Police Brutality and Racial Profiling

Julia Kim

Two men shown holding up a banner showing deaths by police force

The police are the people who protect us, the people we feel the safest with. Right? Well, it’s a yes and no, in my opinion. Over the years, the police have been abusing their power and instilling fear and terror in citizens rather than feelings of safety and relief. All of these things are parts of what is called police brutality. Police brutality is the unnecessary force used by police on civilians including assault, abuse of weapons, and even murder.

Though this unnecessary force can be used on anyone, police brutality is more commonly used against people of color. In 2015 alone, police killed around 104 unarmed black men, twice the number of white men. Out of the 104 cases, only 13 case offenders were tried and charged.

An example of police brutality is the brutalization of a pregnant black woman, Charlena Cooks in 2015. The woman was charged unlawfully, after Cooks was caught in an argument with a white parent while dropping her child off at school. When police asked Cooks to identify herself she denied, which is allowed in certain states. A little while after denying to identify herself, Cooks was wrestled to the ground even after alerting the authorities she was pregnant. ACLU police say that she was charged with “resisting arrest,” but the charge was later dropped. This is just one instance of police brutality and racial profiling.

There are other instances of police brutality against other genders and races. In 2014, a 13- year- old Latino boy, Andy Lopez, was shot while walking through a vacant lot. A sheriff’s deputy mistook Lopez’s air soft gun for an automatic weapon, and shot Lopez to death. The deputy claimed that he fired because he feared for his life, for his partners’ lives, and for the community.  The officer was not charged.

Though these cases spurred protests and political debate, police brutality and racial profiling has not declined since.

Black lives matter activists being sprayed with tear gas in Phoenix

In 2017, the United States police force revealed 1,129 individuals have been killed in the span of just one year.

This just shows how violent someone in the police can be, and how they could over abuse their position. The fact that police brutality even has a name for it shows that there have been enough cases and enough events for it to be defined and classified as something. Police brutality shouldn’t be happening, it shouldn’t continue. In the black community, kids are taught at a very young age what they should do when a police officer approaches them. Certain races, even what sexuality one identifies with can make and individual more susceptible to encounters with the police thus opening the door for police brutality. Historically, police brutality occurs during protests and marches, not because the police officer is mad or upset, nor because he enjoys it, but instead as a tactic for safety or to control the crowds– pepper spray and tear gas are used to disperse groups that the police deem threatening, even when they may not be. To use force, or threaten force, during peaceful protests acts to “normalize” this sort of policing.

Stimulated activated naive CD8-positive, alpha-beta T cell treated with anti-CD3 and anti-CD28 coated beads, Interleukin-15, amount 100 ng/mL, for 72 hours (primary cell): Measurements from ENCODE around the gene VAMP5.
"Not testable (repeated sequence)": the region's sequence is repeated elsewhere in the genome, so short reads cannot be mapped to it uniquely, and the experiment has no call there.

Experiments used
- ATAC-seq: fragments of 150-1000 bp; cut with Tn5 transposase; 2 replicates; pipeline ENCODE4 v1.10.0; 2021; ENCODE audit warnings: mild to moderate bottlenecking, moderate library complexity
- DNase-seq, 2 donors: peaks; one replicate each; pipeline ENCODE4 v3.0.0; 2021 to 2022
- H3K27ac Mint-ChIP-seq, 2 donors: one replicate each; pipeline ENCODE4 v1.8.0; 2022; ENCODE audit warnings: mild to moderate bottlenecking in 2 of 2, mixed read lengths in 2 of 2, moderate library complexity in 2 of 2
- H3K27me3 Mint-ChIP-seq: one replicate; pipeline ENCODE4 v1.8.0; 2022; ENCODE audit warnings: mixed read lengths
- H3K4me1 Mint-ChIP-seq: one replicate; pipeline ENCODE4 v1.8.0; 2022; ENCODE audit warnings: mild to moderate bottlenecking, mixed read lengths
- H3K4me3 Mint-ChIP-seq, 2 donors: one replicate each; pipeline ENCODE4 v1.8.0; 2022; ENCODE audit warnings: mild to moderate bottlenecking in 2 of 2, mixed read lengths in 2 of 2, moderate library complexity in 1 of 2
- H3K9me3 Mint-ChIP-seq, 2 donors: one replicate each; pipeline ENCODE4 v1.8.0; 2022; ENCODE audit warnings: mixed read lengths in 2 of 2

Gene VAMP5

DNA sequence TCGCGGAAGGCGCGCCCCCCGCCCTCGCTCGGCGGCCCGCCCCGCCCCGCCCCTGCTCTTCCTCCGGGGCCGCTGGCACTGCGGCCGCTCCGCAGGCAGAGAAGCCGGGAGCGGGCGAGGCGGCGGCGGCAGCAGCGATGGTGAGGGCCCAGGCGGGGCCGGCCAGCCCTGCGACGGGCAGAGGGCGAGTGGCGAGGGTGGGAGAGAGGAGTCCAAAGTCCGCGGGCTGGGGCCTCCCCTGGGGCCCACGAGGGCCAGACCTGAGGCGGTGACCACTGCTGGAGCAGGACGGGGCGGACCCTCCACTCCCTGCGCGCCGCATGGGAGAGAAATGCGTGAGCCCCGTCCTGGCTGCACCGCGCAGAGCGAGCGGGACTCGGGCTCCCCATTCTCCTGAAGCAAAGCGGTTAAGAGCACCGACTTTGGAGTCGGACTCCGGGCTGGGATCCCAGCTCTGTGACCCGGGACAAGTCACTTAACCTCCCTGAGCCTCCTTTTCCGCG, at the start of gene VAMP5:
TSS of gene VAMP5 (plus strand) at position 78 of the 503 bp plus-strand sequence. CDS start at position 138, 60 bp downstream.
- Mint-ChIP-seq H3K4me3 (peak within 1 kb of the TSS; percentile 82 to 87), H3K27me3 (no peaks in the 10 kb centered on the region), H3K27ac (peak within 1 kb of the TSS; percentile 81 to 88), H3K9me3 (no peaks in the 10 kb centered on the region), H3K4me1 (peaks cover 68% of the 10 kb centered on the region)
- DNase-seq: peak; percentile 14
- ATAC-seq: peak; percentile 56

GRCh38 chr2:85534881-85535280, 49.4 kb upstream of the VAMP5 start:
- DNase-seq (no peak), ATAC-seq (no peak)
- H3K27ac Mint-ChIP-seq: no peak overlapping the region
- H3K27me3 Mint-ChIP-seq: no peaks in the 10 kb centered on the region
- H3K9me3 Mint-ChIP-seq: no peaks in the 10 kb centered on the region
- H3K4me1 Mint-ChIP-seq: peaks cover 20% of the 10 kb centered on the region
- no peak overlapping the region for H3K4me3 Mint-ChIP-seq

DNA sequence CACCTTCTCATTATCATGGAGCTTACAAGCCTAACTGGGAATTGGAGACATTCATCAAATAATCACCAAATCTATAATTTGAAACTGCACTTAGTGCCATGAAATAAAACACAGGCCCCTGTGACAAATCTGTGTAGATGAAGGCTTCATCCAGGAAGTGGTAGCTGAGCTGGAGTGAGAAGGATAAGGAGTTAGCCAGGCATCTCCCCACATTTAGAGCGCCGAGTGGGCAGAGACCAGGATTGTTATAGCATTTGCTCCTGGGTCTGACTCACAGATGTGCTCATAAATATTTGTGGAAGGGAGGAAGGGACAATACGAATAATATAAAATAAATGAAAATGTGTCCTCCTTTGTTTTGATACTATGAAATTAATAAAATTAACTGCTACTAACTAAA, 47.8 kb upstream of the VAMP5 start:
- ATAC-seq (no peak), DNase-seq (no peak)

There should be changes happening, and a lot. For instance, policemen and women should be properly trained and taught alternative, positive intervention protocols. Most police brutality cases involve use of weapons including shooting their guns, tasers, and their plain fists, as first mode of intervention, rather than a last resort.

Additionally, all police brutality cases should be tried equally and perpetrators should be charged depending on the severity of the case and police officers should be tried as citizens, not as individuals above the law.  In order to decrease police brutality and fix police departments across this nation, proper education on different scenarios, races, and ethnicities should be given.  There should also be a wider diversity on a police force, rather than one race dominating the whole task force.  Some have suggested that police officers  who don’t have certain degrees, and pass certain tests both mental and physical, should be deemed unfit to fill their positions.

If these changes occurred, a lot of would change, less people would be going to prison, getting hurt, and even getting killed. Police brutality should be brought to an end, so should racial profiling. No one else should be getting hurt or murdered for silly reasons or bias.